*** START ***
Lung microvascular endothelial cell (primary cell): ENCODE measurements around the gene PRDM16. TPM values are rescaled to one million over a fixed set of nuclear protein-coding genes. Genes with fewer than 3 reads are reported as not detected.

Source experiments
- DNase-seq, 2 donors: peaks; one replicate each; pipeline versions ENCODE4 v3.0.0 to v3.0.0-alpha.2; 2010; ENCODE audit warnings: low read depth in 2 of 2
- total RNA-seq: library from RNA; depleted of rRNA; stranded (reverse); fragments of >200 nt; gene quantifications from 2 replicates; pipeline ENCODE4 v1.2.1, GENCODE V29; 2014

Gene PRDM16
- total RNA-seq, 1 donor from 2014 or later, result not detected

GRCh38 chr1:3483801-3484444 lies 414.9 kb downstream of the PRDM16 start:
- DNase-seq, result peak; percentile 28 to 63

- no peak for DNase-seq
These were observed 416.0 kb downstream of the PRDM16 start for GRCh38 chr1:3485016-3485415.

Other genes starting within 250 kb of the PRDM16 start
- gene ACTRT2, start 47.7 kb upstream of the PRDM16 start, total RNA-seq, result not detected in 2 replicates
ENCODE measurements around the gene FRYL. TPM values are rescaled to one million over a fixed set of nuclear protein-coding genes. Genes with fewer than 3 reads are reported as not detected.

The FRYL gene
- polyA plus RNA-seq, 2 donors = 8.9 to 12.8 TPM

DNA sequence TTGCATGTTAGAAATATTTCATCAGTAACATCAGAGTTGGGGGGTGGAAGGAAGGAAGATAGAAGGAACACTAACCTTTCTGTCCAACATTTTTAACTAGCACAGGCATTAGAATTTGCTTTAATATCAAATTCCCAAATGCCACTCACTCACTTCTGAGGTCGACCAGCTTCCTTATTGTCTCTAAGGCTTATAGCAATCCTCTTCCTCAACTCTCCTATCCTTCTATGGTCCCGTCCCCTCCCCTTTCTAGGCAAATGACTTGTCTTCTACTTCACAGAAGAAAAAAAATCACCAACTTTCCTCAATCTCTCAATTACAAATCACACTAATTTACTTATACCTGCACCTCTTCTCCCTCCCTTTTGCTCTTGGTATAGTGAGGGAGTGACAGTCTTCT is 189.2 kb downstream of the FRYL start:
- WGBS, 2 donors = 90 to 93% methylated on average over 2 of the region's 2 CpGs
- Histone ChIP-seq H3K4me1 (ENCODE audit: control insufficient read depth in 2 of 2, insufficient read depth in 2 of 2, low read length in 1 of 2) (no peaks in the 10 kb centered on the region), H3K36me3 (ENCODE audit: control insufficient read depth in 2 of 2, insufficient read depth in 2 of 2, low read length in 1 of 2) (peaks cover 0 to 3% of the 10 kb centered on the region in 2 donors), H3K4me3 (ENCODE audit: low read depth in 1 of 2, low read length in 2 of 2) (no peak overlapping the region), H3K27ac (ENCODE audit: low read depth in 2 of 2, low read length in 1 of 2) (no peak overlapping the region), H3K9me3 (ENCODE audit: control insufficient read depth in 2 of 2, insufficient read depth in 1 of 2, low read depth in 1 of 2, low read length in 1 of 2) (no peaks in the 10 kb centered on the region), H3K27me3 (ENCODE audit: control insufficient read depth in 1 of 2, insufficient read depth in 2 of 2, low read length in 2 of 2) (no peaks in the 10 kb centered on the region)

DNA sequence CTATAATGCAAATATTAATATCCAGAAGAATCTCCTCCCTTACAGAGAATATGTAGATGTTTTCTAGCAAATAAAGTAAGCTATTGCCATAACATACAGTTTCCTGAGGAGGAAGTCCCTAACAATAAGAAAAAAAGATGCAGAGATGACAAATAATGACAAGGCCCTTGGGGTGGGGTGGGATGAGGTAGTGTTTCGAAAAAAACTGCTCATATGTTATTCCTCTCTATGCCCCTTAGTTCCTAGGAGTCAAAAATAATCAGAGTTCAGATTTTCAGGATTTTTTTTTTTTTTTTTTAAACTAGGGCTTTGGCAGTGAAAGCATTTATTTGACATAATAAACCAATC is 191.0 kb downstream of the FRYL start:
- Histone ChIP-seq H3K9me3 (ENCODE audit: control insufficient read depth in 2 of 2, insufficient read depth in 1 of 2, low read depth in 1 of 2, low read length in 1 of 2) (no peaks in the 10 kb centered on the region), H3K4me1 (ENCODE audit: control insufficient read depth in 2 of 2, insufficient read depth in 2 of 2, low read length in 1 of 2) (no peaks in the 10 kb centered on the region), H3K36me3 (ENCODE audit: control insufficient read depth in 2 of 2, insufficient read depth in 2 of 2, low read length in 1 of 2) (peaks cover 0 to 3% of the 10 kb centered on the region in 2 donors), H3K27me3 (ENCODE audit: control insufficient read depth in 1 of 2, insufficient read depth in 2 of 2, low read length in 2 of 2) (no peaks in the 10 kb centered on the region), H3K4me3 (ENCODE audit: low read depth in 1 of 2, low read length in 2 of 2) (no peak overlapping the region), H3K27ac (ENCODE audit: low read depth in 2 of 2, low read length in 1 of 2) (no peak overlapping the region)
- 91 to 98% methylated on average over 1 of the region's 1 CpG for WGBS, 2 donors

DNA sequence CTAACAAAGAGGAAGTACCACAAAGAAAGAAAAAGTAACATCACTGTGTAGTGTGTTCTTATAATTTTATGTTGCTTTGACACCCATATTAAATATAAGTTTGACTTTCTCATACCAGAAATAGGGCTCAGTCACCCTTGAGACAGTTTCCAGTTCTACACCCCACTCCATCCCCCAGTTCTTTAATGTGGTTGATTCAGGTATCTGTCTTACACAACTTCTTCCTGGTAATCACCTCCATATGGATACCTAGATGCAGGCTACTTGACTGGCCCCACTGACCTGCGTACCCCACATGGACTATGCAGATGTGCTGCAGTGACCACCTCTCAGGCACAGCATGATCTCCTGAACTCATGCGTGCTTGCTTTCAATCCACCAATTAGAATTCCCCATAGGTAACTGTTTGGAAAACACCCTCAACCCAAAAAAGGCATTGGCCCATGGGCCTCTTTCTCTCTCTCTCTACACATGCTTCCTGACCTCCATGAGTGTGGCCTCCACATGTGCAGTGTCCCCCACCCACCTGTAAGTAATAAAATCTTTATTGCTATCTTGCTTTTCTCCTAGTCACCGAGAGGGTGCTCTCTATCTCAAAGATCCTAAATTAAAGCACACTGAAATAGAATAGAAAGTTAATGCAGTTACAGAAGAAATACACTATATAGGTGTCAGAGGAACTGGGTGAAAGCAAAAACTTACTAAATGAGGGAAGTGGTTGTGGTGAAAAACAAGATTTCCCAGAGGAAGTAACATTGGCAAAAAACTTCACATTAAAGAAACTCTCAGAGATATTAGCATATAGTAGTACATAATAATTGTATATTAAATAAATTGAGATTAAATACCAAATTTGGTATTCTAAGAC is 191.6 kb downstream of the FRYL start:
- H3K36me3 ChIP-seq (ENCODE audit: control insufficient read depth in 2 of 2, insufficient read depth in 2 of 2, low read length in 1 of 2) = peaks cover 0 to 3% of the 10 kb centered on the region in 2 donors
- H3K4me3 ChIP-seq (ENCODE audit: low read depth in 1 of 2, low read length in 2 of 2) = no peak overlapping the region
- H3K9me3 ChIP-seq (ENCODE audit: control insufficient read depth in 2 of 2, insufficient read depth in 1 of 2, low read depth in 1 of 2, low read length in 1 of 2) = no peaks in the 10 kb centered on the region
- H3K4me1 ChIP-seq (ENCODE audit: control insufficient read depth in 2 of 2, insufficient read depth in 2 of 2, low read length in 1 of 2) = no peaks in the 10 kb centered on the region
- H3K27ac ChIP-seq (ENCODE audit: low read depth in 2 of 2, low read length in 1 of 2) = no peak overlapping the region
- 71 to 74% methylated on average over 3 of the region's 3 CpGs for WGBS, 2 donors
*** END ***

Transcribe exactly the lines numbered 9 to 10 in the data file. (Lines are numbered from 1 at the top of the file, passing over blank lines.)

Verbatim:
- no peak for DNase-seq
These were observed 416.0 kb downstream of the PRDM16 start for GRCh38 chr1:3485016-3485415.